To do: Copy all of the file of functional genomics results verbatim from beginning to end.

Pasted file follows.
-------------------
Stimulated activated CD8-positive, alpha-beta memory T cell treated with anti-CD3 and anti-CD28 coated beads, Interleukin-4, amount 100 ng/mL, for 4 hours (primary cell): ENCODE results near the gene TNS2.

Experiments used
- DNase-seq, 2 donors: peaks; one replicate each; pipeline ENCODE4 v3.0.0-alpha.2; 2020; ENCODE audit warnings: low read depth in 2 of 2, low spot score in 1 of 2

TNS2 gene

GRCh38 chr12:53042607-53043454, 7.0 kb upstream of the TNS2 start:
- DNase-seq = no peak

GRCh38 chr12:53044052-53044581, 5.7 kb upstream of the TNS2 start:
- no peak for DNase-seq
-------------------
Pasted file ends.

Stimulated activated CD8-positive, alpha-beta memory T cell treated with anti-CD3 and anti-CD28 coated beads, Interleukin-4, amount 100 ng/mL, for 4 hours (primary cell): ENCODE results near the gene TNS2.

Experiments used
- DNase-seq, 2 donors: peaks; one replicate each; pipeline ENCODE4 v3.0.0-alpha.2; 2020; ENCODE audit warnings: low read depth in 2 of 2, low spot score in 1 of 2

TNS2 gene

GRCh38 chr12:53042607-53043454, 7.0 kb upstream of the TNS2 start:
- DNase-seq = no peak

GRCh38 chr12:53044052-53044581, 5.7 kb upstream of the TNS2 start:
- no peak for DNase-seq